The setting is a Greek Island. Sophie, a teenage girl, brought up by a single parent, Donna, who runs a hotel that has seen better times, is about to get married. Her fiancée, Sky, is a reluctant bridegroom and feels they’d be better off exploring the world (and perhaps each other) before deciding on marriage. Sophie does not know who her father is; her mother’s diary suggests three possible candidates; unbeknownst to Donna, Sophie invites all three to the wedding. Who is the ‘real’ father? Sophie assumes that she will be able instantly to select the right one when she meets them, but to her dismay she discovers the pre-DNA truism that no one can be absolutely sure who their father is, and that they are all possibilities. Who is to give her away? In her confusion she asks each one of them. The wedding ceremony begins. The naively presiding Greek-orthodox priest invites the father to give the bride away. All three rise to assume the honour. Sophie graciously accepts their blessing, is happy to waive the DNA test and accept all three as her fathers, but suddenly announces that she is not ready for marriage and that the wedding is off. At this crisis point one of the three fathers, Sam, steps into the breach: ‘why waste a good wedding?’, he says, and proposes to the love of his life, Donna. She accepts. Sophie and Sky are delighted and relieved and announce that they will embark on a round-the-world trip, and the movie ends happily with Greek feasting and dancing.
The attachment implication is that one can only leave home if there is a secure base to return to. Now her mother has a man, Sophie can now look after herself rather than play the role of the parentified child looking after her mother (a common pattern in children with disorganised attachment styles). With a secure base now in place and available when needed, she is free to explore the world.
The psychoanalytic implication is that once an internalised good ‘combined parent’ is instated, one is liberated to explore one’s own emotional and sexual life. Renunciation of Oedipal longings to possess the parent, attendant feelings of sadness and envy overcome, is a necessary developmental step towards psychosexual maturity. Finding a good internal combined (‘primal scene’) parent, accepting and transcending one’s envy and feelings of exclusion, and/or desire to control and possess the primary object, and embracing the independence and freedom of movement (literal and metaphorical) that implies, are the parallel psychoanalytic conditions for termination. Successful termination of therapy implies the establishment of a more-or-less secure attachment dynamic, with internal feelings of security matched by external relationships, including if needs be a continuing relationship with a therapist.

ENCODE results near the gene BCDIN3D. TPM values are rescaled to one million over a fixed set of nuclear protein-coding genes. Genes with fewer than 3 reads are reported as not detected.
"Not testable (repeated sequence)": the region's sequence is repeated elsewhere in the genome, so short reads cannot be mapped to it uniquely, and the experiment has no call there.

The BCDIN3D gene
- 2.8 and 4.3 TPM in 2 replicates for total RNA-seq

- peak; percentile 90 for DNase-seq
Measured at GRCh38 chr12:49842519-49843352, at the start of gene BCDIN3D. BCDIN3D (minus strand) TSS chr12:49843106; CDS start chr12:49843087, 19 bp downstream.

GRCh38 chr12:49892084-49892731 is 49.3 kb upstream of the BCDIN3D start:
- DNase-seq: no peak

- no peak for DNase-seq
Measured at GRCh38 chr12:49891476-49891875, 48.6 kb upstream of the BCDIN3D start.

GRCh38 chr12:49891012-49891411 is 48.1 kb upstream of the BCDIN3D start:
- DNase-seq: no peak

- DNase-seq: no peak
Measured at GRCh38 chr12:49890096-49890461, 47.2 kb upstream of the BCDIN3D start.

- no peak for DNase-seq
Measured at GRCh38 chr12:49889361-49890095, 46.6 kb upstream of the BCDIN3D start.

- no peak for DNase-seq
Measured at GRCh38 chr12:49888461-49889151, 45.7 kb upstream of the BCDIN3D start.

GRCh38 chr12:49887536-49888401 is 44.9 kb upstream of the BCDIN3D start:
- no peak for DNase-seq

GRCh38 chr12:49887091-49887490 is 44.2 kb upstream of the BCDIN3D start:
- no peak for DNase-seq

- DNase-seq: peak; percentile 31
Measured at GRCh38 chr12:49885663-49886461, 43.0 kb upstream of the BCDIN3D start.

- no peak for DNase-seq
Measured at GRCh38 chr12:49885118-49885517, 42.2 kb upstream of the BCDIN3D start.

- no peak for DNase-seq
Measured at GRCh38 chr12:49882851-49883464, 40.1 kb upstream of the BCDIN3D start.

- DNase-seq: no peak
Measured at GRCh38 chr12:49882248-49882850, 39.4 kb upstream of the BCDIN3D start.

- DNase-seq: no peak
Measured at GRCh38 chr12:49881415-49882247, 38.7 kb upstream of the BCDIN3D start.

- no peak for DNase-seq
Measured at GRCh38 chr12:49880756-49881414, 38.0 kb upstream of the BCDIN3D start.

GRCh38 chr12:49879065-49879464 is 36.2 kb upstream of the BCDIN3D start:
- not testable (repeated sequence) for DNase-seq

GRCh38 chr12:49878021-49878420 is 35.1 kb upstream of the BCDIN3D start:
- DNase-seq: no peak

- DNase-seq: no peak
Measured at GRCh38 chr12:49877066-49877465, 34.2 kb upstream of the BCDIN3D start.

In both perspectives coming to terms with loss is a central theme. Sophie can leave home and move onto new attachments (from Donna to Sky) secure in the knowledge that Donna, herself at last firmly attached to Sam, will be available to her when needed. Donna is securely instated in Sophie’s inner world. Sophie no longer needs to push Donna’s neediness away, thereby evading her own vulnerability, nor cling adhesively to Sky in ways that inhibit her exploration. Her inner world is intact, threatened neither by her own aggression, nor needing a rigid external scaffold to support it. The listener, bathed in nostalgia, is reassured that despite the vicissitudes of life – the passing of time, loss, separation (including the dissolution of ABBA as a group and of its members as couples), ‘failure’ (the marriage that never happened; Donna’s single parenthood, Sam’s divorce) – through the healing power of music continuity and reparation are possible.
Similar principles apply, all being well, to the therapeutic powers of psychotherapy – including its termination.
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Jeremy Holmes, MD, FRCPsych, BPC, worked for 35 years as Consultant Psychiatrist and Psychotherapist in the NHS, first at University College London, and then providing a district psychotherapy service in North Devon, focussing especially on people with Borderline Personality Disorder. He was Chair of the Psychotherapy Faculty of the Royal College of Psychiatrists 1998–2002. He now has a part-time private practice; teaches on a Masters and Doctoral psychoanalytic psychotherapy training and research programme at Exeter University, where he is visiting Professor; and lectures nationally and internationally. He has written more than 150 peer reviewed papers and chapters in the field of ‘attachment theory’ and ‘psychoanalytic psychotherapy’. His many books, translated into 9 languages, include The Oxford Textbook of Psychotherapy (2005, co-editors Glen Gabbard and Judy Beck), Storr’s The Art of Psychotherapy (Taylor & Francis 2012) and Exploring In Security: Towards an Attachment-informed Psychoanalytic Psychotherapy (Routledge) which won the 2010 Canadian Psychological Association Goethe Award. With Arietta Slade he is currently preparing a 6-volume compendium of the most important papers in Attachment (Benchmarks in Psychology: Attachment Theory, SAGE). Literature and the Therapeutic Imagination, and John Bowlby and Attachment Theory 2nd Edition (both Routledge) are due 2013. He was recipient of the 2009 New York Attachment Consortium Bowlby-Ainsworth Founders Award.
January 18, 2014